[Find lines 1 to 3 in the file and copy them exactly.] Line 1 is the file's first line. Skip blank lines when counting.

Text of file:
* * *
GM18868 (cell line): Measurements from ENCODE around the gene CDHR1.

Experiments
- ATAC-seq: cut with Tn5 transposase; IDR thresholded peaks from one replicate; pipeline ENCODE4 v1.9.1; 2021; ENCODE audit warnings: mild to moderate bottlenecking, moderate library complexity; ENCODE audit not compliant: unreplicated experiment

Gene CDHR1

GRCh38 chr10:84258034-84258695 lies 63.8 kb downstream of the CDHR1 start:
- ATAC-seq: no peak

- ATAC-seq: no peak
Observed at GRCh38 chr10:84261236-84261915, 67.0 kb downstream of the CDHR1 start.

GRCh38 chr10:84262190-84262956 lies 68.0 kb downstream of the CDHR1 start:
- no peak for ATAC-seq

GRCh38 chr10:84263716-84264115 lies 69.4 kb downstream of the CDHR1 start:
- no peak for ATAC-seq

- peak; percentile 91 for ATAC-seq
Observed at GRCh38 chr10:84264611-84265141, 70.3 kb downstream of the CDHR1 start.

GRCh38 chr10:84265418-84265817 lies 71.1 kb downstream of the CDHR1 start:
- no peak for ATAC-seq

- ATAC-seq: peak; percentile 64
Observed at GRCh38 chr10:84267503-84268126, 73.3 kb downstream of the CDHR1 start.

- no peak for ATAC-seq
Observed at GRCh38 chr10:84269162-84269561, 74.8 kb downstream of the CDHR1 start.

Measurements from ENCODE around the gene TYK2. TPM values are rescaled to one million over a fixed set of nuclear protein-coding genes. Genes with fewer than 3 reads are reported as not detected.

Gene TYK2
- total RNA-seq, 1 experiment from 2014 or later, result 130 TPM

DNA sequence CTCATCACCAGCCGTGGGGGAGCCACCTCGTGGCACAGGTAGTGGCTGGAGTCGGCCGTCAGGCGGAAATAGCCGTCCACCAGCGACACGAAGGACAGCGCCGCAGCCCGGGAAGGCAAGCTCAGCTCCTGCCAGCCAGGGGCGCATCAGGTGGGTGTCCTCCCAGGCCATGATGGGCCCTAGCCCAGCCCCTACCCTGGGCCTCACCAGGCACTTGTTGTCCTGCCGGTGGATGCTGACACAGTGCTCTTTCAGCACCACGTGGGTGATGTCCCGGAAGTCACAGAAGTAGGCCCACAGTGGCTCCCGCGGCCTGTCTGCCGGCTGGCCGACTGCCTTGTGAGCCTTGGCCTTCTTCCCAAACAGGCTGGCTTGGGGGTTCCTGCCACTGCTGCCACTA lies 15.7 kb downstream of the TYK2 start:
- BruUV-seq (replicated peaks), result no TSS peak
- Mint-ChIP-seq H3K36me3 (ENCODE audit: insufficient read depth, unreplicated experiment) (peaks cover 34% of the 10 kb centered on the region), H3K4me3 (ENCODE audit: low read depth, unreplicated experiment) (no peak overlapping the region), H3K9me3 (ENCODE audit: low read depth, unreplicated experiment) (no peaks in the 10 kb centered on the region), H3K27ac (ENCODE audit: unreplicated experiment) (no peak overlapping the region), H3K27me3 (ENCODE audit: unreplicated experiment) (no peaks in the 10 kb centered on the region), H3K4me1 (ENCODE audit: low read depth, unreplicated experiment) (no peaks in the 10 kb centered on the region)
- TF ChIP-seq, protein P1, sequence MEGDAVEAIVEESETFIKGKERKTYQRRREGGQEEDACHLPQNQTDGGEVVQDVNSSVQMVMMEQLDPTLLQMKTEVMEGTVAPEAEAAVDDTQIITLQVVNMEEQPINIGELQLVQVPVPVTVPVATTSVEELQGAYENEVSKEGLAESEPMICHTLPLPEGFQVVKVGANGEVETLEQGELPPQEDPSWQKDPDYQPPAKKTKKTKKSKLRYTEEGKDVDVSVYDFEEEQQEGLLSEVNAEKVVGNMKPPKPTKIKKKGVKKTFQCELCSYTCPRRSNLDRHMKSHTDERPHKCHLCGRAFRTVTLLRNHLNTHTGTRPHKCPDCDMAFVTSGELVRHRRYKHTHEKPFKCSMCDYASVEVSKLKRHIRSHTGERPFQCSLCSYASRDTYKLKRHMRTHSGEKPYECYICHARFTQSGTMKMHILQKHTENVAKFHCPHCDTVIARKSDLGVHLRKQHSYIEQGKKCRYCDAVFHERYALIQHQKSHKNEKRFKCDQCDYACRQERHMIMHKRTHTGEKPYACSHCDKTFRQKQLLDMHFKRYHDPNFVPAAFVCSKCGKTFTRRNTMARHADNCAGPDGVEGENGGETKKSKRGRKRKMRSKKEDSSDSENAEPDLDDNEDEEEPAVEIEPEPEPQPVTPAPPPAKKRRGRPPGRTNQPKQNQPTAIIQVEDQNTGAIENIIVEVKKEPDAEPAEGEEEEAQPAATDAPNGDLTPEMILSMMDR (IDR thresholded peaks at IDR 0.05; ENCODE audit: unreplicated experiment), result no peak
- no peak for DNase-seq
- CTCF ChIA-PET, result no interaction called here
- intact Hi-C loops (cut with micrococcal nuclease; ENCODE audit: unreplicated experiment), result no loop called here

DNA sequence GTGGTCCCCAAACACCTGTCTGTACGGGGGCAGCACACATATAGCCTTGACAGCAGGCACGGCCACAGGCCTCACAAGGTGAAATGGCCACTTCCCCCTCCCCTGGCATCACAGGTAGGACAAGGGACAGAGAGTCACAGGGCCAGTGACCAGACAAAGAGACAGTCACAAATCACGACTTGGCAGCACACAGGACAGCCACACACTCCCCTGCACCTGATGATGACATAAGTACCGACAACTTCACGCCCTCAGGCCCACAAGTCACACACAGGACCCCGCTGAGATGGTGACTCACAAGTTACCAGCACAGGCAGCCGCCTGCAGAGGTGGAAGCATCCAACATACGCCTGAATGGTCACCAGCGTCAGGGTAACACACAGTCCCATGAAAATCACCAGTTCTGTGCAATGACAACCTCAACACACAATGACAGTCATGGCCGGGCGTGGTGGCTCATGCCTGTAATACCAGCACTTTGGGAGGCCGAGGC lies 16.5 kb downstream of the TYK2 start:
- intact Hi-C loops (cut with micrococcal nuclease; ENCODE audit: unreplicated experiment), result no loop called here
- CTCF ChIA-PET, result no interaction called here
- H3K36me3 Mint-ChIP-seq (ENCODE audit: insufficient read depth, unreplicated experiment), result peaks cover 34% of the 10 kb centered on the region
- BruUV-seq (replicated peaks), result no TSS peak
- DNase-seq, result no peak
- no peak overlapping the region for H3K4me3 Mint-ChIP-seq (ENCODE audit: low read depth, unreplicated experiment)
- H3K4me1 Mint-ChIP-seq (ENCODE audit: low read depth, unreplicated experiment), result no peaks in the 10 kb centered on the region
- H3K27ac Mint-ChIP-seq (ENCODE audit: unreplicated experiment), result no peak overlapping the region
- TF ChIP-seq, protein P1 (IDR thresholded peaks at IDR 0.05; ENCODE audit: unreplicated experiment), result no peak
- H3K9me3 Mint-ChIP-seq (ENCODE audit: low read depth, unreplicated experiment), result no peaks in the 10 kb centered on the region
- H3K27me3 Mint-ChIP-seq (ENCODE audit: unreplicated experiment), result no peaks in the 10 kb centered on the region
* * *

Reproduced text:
GM18868 (cell line): Measurements from ENCODE around the gene CDHR1.

Experiments
- ATAC-seq: cut with Tn5 transposase; IDR thresholded peaks from one replicate; pipeline ENCODE4 v1.9.1; 2021; ENCODE audit warnings: mild to moderate bottlenecking, moderate library complexity; ENCODE audit not compliant: unreplicated experiment